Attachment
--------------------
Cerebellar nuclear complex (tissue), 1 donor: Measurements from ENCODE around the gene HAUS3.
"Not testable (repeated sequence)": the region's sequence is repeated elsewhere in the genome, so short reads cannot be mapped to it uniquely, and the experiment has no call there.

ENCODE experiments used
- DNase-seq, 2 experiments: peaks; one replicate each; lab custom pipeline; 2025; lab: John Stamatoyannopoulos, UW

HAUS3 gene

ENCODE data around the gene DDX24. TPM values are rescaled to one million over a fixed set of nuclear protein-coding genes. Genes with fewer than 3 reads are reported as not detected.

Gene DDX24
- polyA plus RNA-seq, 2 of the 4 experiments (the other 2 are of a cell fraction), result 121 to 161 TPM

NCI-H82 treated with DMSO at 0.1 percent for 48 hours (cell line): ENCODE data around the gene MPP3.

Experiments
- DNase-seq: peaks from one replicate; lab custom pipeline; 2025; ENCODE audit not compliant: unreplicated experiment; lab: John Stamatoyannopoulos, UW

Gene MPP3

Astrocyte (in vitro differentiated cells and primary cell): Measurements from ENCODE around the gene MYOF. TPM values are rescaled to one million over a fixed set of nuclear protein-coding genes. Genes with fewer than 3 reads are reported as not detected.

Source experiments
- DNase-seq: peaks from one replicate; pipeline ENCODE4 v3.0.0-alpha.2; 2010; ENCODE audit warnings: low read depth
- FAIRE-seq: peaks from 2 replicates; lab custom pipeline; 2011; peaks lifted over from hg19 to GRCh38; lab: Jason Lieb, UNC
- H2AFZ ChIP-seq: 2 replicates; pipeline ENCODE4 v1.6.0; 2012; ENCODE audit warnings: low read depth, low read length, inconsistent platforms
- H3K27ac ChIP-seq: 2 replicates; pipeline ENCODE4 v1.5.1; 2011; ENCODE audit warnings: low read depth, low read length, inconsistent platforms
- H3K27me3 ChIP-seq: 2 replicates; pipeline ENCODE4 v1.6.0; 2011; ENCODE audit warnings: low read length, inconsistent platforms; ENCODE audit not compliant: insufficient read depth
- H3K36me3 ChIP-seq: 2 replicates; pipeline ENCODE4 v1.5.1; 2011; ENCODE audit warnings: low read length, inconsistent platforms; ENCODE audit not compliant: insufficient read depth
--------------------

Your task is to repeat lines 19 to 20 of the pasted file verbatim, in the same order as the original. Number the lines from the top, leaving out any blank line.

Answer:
- H3K27me3 ChIP-seq: 2 replicates; pipeline ENCODE4 v1.6.0; 2011; ENCODE audit warnings: low read length, inconsistent platforms; ENCODE audit not compliant: insufficient read depth
- H3K36me3 ChIP-seq: 2 replicates; pipeline ENCODE4 v1.5.1; 2011; ENCODE audit warnings: low read length, inconsistent platforms; ENCODE audit not compliant: insufficient read depth